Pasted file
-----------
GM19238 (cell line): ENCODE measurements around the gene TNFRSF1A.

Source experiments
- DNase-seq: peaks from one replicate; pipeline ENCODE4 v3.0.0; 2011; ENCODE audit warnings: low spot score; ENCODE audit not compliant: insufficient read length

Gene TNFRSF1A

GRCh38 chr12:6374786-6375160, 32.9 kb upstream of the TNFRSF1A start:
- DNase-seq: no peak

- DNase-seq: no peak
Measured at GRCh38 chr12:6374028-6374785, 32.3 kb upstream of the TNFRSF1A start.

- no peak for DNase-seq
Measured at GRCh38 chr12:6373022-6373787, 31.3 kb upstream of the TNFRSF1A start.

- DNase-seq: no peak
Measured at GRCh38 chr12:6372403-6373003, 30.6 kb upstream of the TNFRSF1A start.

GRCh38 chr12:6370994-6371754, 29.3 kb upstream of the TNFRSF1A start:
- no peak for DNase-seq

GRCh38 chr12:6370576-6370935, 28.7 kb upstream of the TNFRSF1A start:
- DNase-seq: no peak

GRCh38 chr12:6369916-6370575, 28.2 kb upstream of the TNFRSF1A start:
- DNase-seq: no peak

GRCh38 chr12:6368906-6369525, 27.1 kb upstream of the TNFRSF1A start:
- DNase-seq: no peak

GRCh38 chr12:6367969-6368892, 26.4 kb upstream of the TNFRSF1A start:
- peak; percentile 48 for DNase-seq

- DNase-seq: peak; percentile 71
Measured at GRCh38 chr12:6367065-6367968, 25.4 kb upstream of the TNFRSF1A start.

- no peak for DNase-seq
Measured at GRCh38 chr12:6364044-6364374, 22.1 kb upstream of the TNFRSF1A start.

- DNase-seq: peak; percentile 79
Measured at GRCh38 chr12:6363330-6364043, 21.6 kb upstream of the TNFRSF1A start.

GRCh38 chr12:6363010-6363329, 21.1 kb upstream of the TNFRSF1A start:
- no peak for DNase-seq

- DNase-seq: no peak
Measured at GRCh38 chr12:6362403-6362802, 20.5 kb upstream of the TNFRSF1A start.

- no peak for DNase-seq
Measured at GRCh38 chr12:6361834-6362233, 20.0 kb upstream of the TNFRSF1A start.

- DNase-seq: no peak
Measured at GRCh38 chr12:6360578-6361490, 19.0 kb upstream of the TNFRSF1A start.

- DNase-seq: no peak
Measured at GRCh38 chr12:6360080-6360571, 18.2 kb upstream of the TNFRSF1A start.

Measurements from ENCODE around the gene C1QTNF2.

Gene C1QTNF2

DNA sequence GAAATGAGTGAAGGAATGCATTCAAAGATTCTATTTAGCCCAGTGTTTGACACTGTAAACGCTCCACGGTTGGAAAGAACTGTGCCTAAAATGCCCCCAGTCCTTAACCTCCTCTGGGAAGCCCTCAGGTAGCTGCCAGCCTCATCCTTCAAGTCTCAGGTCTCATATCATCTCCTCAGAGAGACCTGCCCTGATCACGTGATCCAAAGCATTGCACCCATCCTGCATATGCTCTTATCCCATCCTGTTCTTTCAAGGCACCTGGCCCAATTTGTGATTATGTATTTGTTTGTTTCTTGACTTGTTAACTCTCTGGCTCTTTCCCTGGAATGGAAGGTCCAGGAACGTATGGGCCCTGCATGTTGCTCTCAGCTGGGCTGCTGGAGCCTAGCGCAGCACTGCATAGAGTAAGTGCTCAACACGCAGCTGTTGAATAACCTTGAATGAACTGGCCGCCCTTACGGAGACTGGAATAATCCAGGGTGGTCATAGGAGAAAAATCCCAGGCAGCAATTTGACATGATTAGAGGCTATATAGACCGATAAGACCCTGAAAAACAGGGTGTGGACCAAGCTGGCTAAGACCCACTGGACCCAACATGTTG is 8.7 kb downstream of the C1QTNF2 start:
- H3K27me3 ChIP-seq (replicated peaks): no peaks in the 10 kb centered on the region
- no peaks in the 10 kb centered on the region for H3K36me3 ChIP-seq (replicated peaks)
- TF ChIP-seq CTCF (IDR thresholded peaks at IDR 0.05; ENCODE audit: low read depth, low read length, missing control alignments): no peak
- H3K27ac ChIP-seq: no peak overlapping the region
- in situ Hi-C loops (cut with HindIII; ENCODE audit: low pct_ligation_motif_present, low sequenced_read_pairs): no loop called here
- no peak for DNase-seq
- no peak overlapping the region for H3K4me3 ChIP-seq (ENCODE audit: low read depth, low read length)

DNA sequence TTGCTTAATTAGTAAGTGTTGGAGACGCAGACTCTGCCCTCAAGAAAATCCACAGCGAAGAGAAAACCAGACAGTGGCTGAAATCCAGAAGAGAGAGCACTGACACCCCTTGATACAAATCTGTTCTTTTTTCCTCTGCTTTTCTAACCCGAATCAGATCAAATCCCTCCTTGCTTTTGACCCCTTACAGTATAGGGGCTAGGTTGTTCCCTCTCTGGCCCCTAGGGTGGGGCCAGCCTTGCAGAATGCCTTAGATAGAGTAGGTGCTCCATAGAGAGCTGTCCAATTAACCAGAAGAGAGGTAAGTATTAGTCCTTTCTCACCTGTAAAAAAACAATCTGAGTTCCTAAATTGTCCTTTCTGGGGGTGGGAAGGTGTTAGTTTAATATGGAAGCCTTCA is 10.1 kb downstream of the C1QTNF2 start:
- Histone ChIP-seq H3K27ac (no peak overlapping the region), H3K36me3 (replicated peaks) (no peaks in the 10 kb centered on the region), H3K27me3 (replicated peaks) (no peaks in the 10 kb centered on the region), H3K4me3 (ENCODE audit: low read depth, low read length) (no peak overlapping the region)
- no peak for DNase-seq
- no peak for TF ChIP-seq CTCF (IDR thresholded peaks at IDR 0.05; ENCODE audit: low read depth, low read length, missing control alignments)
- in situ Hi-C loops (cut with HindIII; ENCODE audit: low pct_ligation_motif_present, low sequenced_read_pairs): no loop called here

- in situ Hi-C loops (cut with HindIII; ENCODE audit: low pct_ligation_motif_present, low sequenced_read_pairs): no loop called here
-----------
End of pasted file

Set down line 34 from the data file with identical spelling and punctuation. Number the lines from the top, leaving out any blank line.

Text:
Measured at GRCh38 chr12:6361834-6362233, 20.0 kb upstream of the TNFRSF1A start.